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Science

Most Scientists 'Can't Replicate Studies By Their Peers' (bbc.com) 260

Science is facing a "reproducibility crisis" where more than two-thirds of researchers have tried and failed to reproduce another scientist's experiments, research suggests. From a report: This is frustrating clinicians and drug developers who want solid foundations of pre-clinical research to build upon. From his lab at the University of Virginia's Centre for Open Science, immunologist Dr Tim Errington runs The Reproducibility Project, which attempted to repeat the findings reported in five landmark cancer studies. "The idea here is to take a bunch of experiments and to try and do the exact same thing to see if we can get the same results." You could be forgiven for thinking that should be easy. Experiments are supposed to be replicable. The authors should have done it themselves before publication, and all you have to do is read the methods section in the paper and follow the instructions. Sadly nothing, it seems, could be further from the truth.
Businesses

Thousands Of Disabled People Are Living In 'Virtual Utopias' In Second Life (backchannel.com) 54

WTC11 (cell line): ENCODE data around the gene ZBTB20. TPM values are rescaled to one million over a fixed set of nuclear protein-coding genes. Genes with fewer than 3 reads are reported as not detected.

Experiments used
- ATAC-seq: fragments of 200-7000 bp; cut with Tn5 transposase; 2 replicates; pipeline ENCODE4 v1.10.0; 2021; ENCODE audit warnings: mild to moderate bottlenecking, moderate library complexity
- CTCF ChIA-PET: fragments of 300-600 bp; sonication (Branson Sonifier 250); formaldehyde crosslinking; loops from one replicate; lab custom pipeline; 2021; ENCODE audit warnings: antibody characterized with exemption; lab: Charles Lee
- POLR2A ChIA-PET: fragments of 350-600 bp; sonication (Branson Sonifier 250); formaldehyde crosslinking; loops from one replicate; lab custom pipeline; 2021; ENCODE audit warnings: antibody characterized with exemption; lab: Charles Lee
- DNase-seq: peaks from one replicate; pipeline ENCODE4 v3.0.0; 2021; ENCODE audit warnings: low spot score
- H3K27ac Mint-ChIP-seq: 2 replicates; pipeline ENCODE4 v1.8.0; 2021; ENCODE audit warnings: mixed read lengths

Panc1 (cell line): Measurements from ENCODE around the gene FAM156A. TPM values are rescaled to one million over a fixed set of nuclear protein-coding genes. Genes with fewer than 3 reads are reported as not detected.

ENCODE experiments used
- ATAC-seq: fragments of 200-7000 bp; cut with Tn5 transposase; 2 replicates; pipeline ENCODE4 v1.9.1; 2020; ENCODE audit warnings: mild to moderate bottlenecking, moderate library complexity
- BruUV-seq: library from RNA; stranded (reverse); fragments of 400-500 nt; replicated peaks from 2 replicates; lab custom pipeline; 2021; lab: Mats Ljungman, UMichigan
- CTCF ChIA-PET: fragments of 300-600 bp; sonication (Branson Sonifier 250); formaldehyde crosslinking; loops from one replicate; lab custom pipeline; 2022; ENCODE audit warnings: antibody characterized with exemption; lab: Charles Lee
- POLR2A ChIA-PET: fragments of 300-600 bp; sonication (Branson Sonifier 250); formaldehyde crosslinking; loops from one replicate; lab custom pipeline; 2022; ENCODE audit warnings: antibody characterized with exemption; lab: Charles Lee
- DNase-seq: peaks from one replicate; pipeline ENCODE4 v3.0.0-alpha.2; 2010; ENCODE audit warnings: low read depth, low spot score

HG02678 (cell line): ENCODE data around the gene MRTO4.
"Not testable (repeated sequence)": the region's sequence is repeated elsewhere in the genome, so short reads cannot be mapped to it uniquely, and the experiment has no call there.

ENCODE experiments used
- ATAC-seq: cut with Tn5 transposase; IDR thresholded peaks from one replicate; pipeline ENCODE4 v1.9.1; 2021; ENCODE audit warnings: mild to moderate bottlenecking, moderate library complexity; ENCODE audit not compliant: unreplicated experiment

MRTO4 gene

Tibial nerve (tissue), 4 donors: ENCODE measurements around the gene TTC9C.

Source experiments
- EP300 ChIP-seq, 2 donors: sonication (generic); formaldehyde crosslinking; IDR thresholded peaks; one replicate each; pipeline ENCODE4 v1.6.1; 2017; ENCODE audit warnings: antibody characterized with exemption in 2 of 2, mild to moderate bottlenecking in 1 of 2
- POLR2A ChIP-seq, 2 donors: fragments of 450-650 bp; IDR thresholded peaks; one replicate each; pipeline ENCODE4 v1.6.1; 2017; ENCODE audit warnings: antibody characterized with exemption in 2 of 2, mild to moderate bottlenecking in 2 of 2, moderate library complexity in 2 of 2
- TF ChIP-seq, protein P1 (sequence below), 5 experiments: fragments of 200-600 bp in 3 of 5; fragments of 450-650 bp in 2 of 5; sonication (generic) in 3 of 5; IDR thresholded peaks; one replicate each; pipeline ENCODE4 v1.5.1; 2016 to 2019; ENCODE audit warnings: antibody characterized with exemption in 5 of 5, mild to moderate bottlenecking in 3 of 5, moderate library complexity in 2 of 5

"For many disabled residents, who may spend 12 hours a day or more in Second Life, the most important moments and relationships of their lives happen inside the virtual world," reports Backchanel. "For them, the fevered fantasies of a decade ago have become reality: Second Life is where they live." mirandakatz shares this article: Wagner James Au, who has written extensively about Second Life, estimates they may account for roughly 20 percent of users. Some active members estimate the number higher -- at as much as 50 percent... Abundant research shows imagining movement, without actually moving the body, can have positive effects on motor skills, balance, and learning... Studies suggest the therapeutic benefits of virtual reality extend beyond movement disorders -- to chronic pain, cognitive functioning in people with ADHD and PTSD, and social skills for people on the autism spectrum.
The article describes a 90-year-old former nurse, now living in a retirement community, who's spent eight years living in a Second Life archipelago called "Virtual Ability Island" with over a thousand other members. "Watching her avatar hike trails and dance gave her the confidence to try things in the physical world that she hadn't tried in a half decade -- like stepping off a curb or standing up without any help."
Android

Congressman Calls For Probe Into Trump's Unsecured Android Phone (cnet.com) 505